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I'm Drew Breunig and I obsess about technology, media, language, and culture. I live in New York, studied anthropology, and lead strategy at PlaceIQ.

These are reactions to things I feel are important.

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Posts tagged space

"The crewmembers used a 70mm camera to photograph this northeasterly looking view of the plume from the Kamchatka peninsula’s newly erupted volcano. The eruption was photographed from 115 nautical miles above Earth." (Via NASA)

This suspension includes NASA travel to Russia and visits by Russian Government representatives to NASA facilities, bilateral meetings, email, and teleconferences or videoconferences. At the present time, only operational International Space Station activities have been excepted.

Apollo 16 astronaut Charles Duke training on earth and the family photo he left on the moon.

NASA’s JPL:

With both Cassini’s wide-angle and narrow-angle cameras aimed at Saturn, Cassini was able to capture 323 images in just over four hours. This final mosaic uses 141 of those wide-angle images. Images taken using the red, green and blue spectral filters of the wide-angle camera were combined and mosaicked together to create this natural-color view.

The 5 Blows to the Human Ego

Donna Haraway, one of my favorite professors from my time at UCSC, came up with a list of the four major blows to the human ego: ideas which caught on, undermined our supposed central place in the universe, and diverted culture. They are:

I haven’t seen this list referenced anywhere since Haraway introduced it offhandedly1 in a seminar, so apologies for no original sourcing. I think about it at least once every three months.

Stumbling on the 4 Blows to the Ego this morning I realized a fifth has emerged over the last couple years:

  • The Kepler revolution, which allowed us to realize that planets and solar systems are not the exception, but the norm.

It is now accepted that the Milky Way contains at least as many planets as it does stars. This is quite a change from my childhood, when all the space literature I read marveled at the exemption that was our solar system.

As Kepler winds down we’re just beginning to see this thinking trickle out of science communities into mainstream narrative. Only time will tell how it affects our culture, thinking, and overall worldview.


  1. Casually tossing out giant, mind-rearranging ideas on the way to her seemingly unrelated central thesis is the defining element of Haraway lectures and writing.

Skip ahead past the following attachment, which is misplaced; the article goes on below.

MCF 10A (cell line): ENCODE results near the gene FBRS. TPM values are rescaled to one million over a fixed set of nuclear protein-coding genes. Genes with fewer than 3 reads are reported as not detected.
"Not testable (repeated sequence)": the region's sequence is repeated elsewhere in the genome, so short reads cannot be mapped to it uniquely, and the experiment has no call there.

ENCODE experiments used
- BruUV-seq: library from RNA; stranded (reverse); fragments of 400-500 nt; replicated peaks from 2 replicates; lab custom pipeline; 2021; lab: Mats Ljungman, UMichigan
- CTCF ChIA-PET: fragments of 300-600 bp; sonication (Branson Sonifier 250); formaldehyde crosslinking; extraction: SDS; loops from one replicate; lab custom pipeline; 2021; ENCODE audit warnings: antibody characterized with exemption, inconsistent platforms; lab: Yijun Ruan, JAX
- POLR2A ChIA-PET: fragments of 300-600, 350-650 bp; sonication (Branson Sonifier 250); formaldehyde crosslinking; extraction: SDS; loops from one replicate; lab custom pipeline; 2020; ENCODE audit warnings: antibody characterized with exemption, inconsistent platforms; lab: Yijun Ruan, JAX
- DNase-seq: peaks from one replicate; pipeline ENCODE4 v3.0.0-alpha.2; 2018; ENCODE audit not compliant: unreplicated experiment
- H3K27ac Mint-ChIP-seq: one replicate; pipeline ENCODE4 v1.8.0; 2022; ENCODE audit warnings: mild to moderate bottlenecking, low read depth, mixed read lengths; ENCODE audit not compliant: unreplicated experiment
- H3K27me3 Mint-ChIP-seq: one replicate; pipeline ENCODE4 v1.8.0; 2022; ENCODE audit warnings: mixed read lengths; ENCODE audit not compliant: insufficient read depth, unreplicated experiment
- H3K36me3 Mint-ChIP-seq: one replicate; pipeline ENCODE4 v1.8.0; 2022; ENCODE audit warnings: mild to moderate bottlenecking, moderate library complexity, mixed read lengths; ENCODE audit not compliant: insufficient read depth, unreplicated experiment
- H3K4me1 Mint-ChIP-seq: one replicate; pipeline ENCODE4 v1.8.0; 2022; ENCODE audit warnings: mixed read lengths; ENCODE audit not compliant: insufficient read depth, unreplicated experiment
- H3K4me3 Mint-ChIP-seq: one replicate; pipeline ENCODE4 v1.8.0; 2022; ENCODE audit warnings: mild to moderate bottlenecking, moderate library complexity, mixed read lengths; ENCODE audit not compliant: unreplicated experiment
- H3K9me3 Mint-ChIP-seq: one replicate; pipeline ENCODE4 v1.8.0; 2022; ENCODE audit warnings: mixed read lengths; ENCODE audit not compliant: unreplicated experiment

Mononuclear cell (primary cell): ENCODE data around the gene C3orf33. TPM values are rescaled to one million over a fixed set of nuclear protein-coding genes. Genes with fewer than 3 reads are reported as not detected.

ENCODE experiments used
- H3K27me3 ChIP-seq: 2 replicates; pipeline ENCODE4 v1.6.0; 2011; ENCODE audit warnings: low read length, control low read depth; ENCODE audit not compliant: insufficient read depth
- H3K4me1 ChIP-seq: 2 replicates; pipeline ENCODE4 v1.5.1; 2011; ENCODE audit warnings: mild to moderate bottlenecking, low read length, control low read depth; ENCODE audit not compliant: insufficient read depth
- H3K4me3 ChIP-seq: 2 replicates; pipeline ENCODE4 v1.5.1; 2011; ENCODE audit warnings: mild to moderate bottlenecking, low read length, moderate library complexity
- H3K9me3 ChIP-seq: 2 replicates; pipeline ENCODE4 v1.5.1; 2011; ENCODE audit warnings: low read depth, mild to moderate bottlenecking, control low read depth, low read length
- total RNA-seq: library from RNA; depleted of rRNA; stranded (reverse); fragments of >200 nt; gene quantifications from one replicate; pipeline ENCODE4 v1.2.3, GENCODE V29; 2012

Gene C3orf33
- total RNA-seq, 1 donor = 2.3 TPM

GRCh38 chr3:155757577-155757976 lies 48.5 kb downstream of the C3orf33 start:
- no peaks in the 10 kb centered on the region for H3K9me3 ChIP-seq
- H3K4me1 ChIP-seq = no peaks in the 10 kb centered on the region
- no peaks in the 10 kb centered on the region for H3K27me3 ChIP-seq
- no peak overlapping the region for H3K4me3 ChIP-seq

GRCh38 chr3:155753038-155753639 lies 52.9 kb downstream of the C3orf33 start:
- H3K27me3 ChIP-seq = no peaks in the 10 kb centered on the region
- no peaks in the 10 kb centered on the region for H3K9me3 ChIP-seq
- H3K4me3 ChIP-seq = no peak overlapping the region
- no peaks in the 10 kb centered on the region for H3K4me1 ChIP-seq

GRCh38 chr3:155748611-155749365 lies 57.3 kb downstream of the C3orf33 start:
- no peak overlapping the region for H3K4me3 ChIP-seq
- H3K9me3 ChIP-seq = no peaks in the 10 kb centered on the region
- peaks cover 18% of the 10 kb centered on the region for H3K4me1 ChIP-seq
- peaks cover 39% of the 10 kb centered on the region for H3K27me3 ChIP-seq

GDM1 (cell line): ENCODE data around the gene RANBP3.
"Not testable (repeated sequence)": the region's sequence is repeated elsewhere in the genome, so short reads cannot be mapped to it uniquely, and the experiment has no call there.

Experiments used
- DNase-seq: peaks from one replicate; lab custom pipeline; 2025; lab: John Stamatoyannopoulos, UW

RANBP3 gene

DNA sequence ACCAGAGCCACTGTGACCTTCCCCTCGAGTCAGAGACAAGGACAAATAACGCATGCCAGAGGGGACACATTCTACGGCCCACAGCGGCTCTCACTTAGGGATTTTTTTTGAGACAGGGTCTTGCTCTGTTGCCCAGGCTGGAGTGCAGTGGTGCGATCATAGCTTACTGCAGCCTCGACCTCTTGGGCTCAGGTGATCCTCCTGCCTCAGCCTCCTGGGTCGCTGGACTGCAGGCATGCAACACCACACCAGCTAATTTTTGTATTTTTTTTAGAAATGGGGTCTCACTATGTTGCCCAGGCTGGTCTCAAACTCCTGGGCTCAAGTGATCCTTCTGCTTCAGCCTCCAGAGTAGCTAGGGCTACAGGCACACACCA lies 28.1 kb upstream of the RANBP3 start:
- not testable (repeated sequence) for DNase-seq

A Martian crater, across two seasons, as captured by HiRISE.

"Astronauts aboard the International Space Station photographed these striking views of Pavlof Volcano on May 18, 2013. The oblique, ever-changing perspective from the Space Station reveals the three dimensional structure of the ash plume, often obscured by the top-down view of most remote sensing satellites. Pavlof, in the Aleutian Islands about 625 miles (1,000 kilometers) southwest of Anchorage, jetted lava into the air and spewed an ash cloud 20,000 feet (6,000 meters) high."

(Via NASA)

Before Kepler We Knew Only a Handful of Planets 

RIP Kepler, the exoplanet finding telescope satellite:

Very few experiments have changed the way we perceive our Universe, but the Kepler exoplanet survey telescope is one such example. Simply by monitoring a single patch of the sky continuously, it provided a new understanding of how many planets exist in the galaxy. Since its launch in 2009, Kepler identified 115 exoplanets with over 2,700 other potential planet candidates—including a number that are comparable in size to Earth or orbiting within the habitable zone where liquid water might exist.

However, Kepler is an orbiting telescope, unreachable by spacecraft for repairs. Today, NASA announced that a reaction wheel—required to keep the telescope pointed steadily in one direction—ceased functioning. This is the second reaction wheel failure, meaning Kepler can’t continue to monitor the same stars and their exoplanets it has watched since 2009.

(Via Ars)

After lying on the ocean floor for more than 40 years, two Apollo rocket engines that helped deliver astronauts to the moon are once again seeing the light of day.

(Via Wired Science)

(via wired)

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